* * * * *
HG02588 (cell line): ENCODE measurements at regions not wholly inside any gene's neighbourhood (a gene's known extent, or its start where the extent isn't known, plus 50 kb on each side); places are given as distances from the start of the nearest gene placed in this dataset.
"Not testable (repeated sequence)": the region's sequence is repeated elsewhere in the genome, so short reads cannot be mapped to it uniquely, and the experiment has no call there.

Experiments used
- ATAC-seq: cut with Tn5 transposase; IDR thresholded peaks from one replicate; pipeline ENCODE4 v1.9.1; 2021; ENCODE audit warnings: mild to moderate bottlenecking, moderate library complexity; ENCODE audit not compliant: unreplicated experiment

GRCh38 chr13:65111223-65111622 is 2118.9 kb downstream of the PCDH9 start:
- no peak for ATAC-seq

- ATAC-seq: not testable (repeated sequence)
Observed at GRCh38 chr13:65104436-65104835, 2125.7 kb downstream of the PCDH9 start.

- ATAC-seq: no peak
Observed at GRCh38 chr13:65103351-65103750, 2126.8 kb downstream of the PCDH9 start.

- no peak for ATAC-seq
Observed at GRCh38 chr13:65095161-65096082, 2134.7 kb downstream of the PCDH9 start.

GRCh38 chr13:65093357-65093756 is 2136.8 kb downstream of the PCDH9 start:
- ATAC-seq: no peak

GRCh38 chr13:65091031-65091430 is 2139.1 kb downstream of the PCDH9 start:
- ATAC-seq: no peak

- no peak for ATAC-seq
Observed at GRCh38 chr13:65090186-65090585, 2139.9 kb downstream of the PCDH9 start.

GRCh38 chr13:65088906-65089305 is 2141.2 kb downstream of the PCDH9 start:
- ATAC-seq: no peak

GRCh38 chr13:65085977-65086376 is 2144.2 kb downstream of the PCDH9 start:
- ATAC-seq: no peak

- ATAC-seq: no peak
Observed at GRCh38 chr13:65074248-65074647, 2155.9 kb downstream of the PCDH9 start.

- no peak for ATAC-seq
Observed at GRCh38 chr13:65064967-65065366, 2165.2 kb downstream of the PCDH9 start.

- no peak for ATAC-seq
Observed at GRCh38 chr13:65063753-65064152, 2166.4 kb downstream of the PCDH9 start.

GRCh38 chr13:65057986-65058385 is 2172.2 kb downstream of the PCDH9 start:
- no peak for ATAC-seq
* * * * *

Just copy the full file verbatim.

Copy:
HG02588 (cell line): ENCODE measurements at regions not wholly inside any gene's neighbourhood (a gene's known extent, or its start where the extent isn't known, plus 50 kb on each side); places are given as distances from the start of the nearest gene placed in this dataset.
"Not testable (repeated sequence)": the region's sequence is repeated elsewhere in the genome, so short reads cannot be mapped to it uniquely, and the experiment has no call there.

Experiments used
- ATAC-seq: cut with Tn5 transposase; IDR thresholded peaks from one replicate; pipeline ENCODE4 v1.9.1; 2021; ENCODE audit warnings: mild to moderate bottlenecking, moderate library complexity; ENCODE audit not compliant: unreplicated experiment

GRCh38 chr13:65111223-65111622 is 2118.9 kb downstream of the PCDH9 start:
- no peak for ATAC-seq

- ATAC-seq: not testable (repeated sequence)
Observed at GRCh38 chr13:65104436-65104835, 2125.7 kb downstream of the PCDH9 start.

- ATAC-seq: no peak
Observed at GRCh38 chr13:65103351-65103750, 2126.8 kb downstream of the PCDH9 start.

- no peak for ATAC-seq
Observed at GRCh38 chr13:65095161-65096082, 2134.7 kb downstream of the PCDH9 start.

GRCh38 chr13:65093357-65093756 is 2136.8 kb downstream of the PCDH9 start:
- ATAC-seq: no peak

GRCh38 chr13:65091031-65091430 is 2139.1 kb downstream of the PCDH9 start:
- ATAC-seq: no peak

- no peak for ATAC-seq
Observed at GRCh38 chr13:65090186-65090585, 2139.9 kb downstream of the PCDH9 start.

GRCh38 chr13:65088906-65089305 is 2141.2 kb downstream of the PCDH9 start:
- ATAC-seq: no peak

GRCh38 chr13:65085977-65086376 is 2144.2 kb downstream of the PCDH9 start:
- ATAC-seq: no peak

- ATAC-seq: no peak
Observed at GRCh38 chr13:65074248-65074647, 2155.9 kb downstream of the PCDH9 start.

- no peak for ATAC-seq
Observed at GRCh38 chr13:65064967-65065366, 2165.2 kb downstream of the PCDH9 start.

- no peak for ATAC-seq
Observed at GRCh38 chr13:65063753-65064152, 2166.4 kb downstream of the PCDH9 start.

GRCh38 chr13:65057986-65058385 is 2172.2 kb downstream of the PCDH9 start:
- no peak for ATAC-seq